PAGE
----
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At his New York flagship Tertulia, Spanish food guru Seamus Mullen uses a wood-fired grill for almost every dish on the menu, from 40-day-aged prime rib to smoky deviled eggs. It's the foundation of his cooking there and allows him to use another treasured possession: a Catalana iron that's heated in the fire and used for searing. Mullen commissioned a Philadelphia blacksmith to make one modeled after traditional Spanish versions. "He made it with a handle, which promptly fell off so now it looks like a medieval weapon. But who cares, because it works really well!" says Mullen. Click through Treasured: Seamus Mullen's Spanish Iron, then check out his best tips for cooking with fire, below.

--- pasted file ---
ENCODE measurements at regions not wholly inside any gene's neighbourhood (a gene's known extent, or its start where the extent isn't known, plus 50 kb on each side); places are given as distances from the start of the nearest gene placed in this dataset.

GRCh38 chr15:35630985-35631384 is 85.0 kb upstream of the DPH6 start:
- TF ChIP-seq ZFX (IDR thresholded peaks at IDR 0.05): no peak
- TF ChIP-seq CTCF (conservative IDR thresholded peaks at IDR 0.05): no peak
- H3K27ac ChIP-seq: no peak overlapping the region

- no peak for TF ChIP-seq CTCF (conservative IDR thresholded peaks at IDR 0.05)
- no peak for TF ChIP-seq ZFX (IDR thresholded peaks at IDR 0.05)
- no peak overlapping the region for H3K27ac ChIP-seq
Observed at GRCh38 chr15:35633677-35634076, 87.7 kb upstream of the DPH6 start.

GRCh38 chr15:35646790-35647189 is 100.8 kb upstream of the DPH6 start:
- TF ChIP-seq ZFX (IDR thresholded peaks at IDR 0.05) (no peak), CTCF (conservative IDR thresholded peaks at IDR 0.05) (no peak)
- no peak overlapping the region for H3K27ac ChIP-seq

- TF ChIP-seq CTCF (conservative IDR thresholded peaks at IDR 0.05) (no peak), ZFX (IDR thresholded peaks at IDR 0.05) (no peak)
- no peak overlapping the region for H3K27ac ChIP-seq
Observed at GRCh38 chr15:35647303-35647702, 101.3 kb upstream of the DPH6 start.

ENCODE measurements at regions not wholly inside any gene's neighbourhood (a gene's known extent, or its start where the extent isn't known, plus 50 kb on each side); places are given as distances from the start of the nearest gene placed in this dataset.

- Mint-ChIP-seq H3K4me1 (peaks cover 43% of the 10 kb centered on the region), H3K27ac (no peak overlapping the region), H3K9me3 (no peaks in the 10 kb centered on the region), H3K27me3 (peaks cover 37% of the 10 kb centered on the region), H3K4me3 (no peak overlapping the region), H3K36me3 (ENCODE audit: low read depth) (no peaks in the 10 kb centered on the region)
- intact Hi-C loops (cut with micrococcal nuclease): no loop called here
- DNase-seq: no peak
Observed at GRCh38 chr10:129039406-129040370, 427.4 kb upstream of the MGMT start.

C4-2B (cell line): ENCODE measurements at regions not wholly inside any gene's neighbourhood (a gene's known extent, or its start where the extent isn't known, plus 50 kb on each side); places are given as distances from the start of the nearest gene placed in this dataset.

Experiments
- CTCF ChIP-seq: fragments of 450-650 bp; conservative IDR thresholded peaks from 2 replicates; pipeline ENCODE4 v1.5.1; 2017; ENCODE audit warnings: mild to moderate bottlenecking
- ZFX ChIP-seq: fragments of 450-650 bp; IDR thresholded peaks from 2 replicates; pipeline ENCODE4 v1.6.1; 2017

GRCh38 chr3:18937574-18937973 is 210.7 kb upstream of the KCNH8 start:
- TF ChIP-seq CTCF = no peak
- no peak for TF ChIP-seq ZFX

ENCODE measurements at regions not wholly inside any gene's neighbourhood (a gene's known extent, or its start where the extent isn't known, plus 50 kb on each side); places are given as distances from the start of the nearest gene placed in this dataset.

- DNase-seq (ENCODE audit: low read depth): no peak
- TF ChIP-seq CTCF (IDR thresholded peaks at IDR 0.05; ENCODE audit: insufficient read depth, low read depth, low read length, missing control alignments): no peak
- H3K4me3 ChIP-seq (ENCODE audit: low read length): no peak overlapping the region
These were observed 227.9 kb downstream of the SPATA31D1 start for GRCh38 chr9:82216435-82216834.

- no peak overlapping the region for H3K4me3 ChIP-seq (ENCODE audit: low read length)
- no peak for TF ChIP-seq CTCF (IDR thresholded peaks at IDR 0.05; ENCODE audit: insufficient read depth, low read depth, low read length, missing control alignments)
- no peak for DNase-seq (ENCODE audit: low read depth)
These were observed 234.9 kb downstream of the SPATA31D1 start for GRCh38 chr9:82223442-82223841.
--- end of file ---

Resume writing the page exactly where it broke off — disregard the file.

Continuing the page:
1. Avoid oily wood. Things like spruce that have a lot of tacky sap and things like evergreen are not such a good idea in general. But fruitwood is good. Any kind of hardwood is great. Elmwood is great. Hardwood gets expensive, and oak ends up being the easiest thing to work with. Dried maple is great. Dry wood versus wet wood makes a difference too. If you cook with good-quality charcoal and the mix in some green hardwood that hasn’t been dried and still has a bit of moisture, you can get a lot of flavor out of it. It’s not going to burn that hot or that well at all, but you’ll have a smolder that will give a lot of flavor.
2. Stay alert. You have to observe food cooking over a fire and you have to babysit it—be very present.
3. Stop thinking of it as grilling. Think of it more in a memorial sense. How did our ancestors first cook when fire was the first thing to cook with? Think of all the ways you can use indirect heat from the fire.